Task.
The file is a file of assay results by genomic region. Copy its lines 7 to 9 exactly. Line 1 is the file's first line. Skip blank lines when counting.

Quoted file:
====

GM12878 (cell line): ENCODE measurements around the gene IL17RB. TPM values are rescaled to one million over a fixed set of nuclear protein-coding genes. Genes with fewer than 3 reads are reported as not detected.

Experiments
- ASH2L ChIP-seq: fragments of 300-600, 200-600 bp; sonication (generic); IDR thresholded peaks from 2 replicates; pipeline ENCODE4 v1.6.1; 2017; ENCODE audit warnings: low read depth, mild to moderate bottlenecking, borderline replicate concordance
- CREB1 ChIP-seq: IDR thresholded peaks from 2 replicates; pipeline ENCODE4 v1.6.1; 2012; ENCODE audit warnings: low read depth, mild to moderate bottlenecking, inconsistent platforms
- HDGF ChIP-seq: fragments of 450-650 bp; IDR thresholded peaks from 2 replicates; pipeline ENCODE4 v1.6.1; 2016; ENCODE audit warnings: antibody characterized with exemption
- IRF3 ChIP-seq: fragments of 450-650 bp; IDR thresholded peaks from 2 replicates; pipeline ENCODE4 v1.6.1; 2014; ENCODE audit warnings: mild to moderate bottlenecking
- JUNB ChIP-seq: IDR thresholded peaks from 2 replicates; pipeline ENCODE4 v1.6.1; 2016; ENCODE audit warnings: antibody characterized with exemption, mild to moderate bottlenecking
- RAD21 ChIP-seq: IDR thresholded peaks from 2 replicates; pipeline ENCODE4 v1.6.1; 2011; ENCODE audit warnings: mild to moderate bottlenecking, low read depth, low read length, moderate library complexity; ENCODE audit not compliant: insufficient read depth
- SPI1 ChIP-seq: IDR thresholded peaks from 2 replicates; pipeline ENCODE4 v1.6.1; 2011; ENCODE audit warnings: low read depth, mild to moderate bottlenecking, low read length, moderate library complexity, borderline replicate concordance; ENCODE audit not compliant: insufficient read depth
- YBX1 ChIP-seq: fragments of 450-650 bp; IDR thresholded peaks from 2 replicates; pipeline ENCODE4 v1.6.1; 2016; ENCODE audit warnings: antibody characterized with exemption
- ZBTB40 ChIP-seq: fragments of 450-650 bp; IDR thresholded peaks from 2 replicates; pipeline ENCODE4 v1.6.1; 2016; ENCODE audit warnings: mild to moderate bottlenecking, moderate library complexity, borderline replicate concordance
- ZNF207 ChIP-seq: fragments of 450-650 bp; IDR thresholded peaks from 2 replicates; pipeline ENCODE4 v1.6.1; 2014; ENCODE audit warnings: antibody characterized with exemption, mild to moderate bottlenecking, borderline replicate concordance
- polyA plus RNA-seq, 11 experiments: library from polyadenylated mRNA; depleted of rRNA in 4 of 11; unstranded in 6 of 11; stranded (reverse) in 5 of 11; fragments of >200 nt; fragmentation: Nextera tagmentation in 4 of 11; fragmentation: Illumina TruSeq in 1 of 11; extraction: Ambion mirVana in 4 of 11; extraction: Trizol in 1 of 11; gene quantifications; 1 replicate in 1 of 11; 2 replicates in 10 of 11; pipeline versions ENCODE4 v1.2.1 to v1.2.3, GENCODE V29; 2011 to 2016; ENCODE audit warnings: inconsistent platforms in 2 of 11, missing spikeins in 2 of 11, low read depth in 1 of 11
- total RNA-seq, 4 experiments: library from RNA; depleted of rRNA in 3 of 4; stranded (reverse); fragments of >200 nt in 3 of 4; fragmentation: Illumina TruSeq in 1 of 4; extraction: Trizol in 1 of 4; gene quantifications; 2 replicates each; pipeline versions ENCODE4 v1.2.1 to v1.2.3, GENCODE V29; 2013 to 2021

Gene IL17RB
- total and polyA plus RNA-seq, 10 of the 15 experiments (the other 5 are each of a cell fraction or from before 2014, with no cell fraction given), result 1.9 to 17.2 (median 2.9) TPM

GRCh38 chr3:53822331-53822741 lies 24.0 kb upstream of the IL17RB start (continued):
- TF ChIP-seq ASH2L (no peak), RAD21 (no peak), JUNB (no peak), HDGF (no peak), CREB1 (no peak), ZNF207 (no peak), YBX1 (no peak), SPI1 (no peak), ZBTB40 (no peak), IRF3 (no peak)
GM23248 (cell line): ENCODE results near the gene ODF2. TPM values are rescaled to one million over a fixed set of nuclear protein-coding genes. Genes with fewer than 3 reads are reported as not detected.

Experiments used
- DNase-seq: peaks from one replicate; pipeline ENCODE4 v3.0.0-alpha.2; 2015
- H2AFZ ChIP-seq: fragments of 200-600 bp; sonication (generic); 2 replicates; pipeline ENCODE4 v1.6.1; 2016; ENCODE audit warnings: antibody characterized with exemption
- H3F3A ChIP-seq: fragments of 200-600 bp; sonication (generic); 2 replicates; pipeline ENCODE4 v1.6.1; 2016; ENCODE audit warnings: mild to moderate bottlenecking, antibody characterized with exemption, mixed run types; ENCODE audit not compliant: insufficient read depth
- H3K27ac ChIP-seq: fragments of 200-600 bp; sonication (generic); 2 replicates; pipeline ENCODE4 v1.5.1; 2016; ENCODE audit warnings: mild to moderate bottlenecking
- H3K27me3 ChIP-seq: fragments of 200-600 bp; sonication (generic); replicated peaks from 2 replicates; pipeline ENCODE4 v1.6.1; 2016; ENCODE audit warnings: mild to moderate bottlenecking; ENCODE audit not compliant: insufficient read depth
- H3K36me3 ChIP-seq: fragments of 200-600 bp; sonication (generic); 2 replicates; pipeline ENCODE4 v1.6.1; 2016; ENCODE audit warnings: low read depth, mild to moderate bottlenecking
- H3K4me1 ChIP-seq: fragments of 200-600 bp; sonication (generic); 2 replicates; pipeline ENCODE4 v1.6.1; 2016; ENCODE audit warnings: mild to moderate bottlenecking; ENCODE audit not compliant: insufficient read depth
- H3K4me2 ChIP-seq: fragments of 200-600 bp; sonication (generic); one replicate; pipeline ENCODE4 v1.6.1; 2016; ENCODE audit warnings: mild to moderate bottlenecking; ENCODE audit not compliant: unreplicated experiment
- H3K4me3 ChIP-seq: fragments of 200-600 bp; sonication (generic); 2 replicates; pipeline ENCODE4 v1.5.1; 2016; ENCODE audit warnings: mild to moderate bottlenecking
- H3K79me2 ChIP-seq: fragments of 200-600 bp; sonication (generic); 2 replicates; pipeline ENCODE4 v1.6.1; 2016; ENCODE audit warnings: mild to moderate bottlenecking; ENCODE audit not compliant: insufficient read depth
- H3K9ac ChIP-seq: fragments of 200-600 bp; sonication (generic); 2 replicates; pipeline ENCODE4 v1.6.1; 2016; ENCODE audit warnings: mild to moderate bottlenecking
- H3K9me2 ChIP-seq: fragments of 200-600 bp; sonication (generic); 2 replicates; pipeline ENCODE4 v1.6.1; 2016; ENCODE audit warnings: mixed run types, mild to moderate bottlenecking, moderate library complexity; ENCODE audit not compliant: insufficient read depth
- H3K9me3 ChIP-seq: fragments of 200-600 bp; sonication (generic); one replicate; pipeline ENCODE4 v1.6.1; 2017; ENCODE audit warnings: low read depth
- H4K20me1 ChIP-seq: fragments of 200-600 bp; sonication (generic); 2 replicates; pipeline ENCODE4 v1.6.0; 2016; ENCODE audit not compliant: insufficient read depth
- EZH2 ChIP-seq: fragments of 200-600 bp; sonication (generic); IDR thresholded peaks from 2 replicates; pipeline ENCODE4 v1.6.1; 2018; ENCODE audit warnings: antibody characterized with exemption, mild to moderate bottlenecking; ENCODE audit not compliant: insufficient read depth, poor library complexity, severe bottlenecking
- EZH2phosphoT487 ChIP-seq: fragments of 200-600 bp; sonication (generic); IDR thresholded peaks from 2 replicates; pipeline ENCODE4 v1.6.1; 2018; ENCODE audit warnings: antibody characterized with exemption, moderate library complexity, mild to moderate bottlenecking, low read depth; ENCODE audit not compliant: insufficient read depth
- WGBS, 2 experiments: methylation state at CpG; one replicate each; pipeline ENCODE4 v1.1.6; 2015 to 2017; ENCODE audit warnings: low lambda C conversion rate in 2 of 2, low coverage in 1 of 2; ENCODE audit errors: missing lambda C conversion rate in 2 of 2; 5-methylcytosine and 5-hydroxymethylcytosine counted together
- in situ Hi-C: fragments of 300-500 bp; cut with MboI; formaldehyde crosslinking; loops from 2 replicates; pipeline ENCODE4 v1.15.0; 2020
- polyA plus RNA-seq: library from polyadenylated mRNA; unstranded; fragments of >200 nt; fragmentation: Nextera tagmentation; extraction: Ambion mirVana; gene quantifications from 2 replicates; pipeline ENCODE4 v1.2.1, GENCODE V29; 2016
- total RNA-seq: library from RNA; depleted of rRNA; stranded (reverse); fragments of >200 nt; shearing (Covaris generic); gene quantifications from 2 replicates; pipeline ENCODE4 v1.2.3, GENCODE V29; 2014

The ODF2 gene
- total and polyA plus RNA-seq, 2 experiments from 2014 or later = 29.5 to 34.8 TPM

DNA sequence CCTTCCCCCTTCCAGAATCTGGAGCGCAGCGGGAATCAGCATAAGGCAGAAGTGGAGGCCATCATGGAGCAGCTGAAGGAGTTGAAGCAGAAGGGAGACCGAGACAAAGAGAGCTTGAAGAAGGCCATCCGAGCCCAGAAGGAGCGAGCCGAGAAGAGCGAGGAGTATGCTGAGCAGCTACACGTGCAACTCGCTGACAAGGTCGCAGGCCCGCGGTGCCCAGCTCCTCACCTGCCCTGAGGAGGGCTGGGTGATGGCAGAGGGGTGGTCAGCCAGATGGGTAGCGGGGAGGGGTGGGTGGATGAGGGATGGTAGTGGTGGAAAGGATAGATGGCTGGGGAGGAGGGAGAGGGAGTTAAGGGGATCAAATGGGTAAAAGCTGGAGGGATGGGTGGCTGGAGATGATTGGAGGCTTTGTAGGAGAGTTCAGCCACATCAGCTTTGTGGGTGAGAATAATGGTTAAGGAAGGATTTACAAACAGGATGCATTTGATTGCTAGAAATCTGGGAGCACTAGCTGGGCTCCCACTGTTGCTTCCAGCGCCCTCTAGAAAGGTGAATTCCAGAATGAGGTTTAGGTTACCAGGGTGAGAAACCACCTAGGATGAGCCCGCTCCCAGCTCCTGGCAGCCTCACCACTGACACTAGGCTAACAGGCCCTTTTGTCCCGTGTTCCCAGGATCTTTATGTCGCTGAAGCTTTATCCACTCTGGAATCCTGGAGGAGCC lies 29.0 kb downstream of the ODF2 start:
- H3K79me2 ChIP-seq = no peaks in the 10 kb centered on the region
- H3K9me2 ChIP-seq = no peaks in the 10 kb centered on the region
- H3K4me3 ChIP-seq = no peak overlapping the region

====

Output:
- JUNB ChIP-seq: IDR thresholded peaks from 2 replicates; pipeline ENCODE4 v1.6.1; 2016; ENCODE audit warnings: antibody characterized with exemption, mild to moderate bottlenecking
- RAD21 ChIP-seq: IDR thresholded peaks from 2 replicates; pipeline ENCODE4 v1.6.1; 2011; ENCODE audit warnings: mild to moderate bottlenecking, low read depth, low read length, moderate library complexity; ENCODE audit not compliant: insufficient read depth
- SPI1 ChIP-seq: IDR thresholded peaks from 2 replicates; pipeline ENCODE4 v1.6.1; 2011; ENCODE audit warnings: low read depth, mild to moderate bottlenecking, low read length, moderate library complexity, borderline replicate concordance; ENCODE audit not compliant: insufficient read depth